What’s up with Yahoo? The media company has mad uniques–178 million in June, according to comScore–and the Web’s pole position in news, sports, finance, entertainment news, real estate and comparison shopping sites, yet Yahoo’s market capitalization is little changed from 2003.
Randall Stross, professor of business at San Jose State University, writing in The New York Times says:
What a mismatch: Where else on the Web can you find, on the one hand, so many happy users whose growing numbers testify to their satisfaction in Yahoo’s services and, on the other, financial performance that is so lackluster?
Stross’ article motivated me to head over to Yahoo this morning for the first time in eons. Sadly, I have thousands of unopened emails collecting digidust over there. Many of them are from Backcountry.com, a list that’s impossible to unsubscribe from.
But I digress. Aside from Yahoo’s dominance in the above categories, the thing I find most interesting in Stross’ piece is his description of Yahoo’s ad sales model.
Yahoo sells display ads — at a premium price — to advertisers interested in claiming a place on its choicest pages. This is “Class 1 display.” Those purchases do not come via online ad exchanges. They require an old-fashioned sales technique that long predates the digital age — what Carol Bartz, the Yahoo chief executive, calls “face-to-face relationship selling.”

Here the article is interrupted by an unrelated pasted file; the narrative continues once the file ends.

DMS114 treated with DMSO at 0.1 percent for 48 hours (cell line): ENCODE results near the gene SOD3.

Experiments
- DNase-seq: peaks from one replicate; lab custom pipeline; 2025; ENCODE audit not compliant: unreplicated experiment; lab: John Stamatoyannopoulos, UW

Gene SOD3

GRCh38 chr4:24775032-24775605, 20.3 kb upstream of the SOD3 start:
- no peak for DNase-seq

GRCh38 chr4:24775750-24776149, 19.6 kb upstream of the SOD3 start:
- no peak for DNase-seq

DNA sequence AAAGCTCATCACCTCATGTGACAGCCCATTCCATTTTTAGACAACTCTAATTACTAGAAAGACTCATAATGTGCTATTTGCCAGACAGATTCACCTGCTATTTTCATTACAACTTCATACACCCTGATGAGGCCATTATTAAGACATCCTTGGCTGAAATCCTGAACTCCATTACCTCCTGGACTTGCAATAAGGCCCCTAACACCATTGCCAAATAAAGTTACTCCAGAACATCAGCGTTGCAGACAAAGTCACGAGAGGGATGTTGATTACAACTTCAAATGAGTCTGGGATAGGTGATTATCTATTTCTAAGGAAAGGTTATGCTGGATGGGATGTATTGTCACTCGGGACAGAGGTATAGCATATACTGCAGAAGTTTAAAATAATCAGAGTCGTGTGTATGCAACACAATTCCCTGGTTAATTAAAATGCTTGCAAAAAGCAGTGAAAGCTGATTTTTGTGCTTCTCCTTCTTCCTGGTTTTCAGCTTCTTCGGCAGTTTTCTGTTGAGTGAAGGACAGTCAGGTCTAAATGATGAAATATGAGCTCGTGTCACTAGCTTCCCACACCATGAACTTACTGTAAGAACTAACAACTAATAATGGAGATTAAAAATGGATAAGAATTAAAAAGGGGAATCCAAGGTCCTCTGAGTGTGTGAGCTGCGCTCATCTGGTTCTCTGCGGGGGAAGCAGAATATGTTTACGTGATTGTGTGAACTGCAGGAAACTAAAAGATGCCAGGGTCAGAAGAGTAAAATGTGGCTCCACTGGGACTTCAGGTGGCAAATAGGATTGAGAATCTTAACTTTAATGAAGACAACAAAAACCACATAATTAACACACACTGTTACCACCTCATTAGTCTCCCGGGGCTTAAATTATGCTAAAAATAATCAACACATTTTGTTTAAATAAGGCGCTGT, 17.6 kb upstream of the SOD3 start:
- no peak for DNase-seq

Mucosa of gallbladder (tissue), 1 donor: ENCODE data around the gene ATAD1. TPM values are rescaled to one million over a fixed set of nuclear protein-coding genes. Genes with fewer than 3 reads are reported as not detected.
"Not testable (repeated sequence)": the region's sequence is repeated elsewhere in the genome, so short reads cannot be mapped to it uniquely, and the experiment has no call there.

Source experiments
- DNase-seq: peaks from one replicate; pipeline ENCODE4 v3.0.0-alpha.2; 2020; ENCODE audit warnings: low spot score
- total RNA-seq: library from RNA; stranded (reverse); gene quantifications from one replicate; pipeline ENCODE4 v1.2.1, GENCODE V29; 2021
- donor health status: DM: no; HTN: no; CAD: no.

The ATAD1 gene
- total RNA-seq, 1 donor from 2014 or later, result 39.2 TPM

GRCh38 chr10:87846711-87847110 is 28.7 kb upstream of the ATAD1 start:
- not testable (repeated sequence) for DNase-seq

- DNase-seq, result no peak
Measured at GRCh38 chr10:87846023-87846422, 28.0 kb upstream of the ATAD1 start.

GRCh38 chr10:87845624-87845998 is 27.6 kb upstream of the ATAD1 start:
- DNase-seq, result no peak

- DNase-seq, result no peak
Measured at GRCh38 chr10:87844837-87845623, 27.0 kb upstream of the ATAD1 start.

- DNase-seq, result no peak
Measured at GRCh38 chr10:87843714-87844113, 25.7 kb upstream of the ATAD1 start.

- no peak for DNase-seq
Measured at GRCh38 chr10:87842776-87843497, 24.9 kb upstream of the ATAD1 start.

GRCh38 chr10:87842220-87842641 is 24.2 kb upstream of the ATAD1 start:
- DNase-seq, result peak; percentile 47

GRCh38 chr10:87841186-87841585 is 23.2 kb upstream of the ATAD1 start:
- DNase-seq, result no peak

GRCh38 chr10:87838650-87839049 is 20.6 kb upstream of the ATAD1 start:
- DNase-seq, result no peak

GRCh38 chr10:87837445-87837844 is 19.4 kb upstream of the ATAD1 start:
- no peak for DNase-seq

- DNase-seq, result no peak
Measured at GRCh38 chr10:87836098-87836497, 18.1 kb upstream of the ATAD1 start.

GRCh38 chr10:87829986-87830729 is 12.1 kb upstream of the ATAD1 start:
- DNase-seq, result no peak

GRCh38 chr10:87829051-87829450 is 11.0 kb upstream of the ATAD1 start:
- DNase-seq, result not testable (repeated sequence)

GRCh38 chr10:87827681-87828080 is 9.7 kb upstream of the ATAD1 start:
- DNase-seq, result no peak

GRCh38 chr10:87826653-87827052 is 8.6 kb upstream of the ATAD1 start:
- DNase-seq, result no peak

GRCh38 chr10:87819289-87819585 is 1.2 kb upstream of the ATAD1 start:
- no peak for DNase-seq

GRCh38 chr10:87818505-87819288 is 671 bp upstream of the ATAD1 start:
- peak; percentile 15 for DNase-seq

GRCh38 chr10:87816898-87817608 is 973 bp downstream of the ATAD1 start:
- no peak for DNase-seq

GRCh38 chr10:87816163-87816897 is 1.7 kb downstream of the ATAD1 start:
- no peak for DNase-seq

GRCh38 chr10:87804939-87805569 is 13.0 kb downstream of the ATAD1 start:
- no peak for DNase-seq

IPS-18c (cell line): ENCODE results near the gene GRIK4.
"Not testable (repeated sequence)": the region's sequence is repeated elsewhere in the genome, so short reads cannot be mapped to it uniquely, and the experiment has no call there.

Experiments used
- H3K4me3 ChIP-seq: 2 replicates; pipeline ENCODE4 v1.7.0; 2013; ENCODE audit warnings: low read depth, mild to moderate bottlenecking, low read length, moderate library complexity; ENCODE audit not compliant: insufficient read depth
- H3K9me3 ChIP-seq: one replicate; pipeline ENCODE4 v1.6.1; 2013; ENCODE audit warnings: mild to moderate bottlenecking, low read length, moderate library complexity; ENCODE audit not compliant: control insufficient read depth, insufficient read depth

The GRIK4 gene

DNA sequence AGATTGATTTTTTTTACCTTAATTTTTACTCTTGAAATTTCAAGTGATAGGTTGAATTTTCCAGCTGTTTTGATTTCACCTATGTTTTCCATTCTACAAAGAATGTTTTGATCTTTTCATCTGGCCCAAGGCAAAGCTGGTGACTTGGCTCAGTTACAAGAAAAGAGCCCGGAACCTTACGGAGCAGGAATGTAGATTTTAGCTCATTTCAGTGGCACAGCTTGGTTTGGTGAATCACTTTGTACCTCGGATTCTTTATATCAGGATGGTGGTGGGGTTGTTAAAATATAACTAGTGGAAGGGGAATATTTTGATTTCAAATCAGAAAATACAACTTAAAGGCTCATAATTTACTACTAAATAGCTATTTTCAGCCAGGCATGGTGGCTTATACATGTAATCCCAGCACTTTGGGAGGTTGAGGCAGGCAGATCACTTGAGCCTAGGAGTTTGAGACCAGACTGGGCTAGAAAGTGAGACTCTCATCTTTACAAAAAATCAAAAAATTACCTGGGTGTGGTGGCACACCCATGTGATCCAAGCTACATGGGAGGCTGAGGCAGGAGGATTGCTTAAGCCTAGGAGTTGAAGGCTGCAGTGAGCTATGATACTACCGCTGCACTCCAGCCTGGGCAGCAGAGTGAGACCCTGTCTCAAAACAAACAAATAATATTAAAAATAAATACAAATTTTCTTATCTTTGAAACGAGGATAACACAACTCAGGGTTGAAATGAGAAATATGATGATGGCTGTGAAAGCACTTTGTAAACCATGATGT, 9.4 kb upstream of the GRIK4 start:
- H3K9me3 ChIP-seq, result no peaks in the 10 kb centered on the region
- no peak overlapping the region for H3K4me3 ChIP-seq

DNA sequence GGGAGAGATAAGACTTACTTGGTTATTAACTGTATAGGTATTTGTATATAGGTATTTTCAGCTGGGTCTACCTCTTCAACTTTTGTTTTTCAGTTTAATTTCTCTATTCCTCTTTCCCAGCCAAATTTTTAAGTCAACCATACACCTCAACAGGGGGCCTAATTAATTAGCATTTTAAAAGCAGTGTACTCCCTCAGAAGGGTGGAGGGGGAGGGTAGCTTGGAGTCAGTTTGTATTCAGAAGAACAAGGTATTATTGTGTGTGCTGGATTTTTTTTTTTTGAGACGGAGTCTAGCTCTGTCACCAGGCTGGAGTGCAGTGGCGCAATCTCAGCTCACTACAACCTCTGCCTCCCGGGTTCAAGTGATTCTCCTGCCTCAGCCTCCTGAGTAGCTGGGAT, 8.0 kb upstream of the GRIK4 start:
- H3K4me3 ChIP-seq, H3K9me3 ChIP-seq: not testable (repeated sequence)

When Yahoo does not manage to sell the available space on its premium pages at a guaranteed high price, it channels the space as Class 2 display into the ad exchanges, where it is sold at much lower rates. In the second quarter, a significant portion of its Class 1 display space in the United States market failed to sell.
Our structure here is similar. We work in advertising; thus, we’ve always felt that it’s our duty to help handle the selling, creation and placement of ads on this site (and that it requires “face-to-face relationship selling”). But like Yahoo, we find it difficult to consistently sell our “Class 1 display,” so we fill the slots with Google Adsense units, and we’re about to embark on a new relationship with Blogads, as well.
Bottom line, I feel Yahoo’s pain. We have the kind of highly focused, monied readership that many companies and individuals would love to reach, and we’re happy to help AdPulp clients find creative ways to reach our audience–by making better banners, offering Sponsored Posts, creating Advertorials and by running your ad in our RSS feed, etc. But none of that logic makes the phone ring.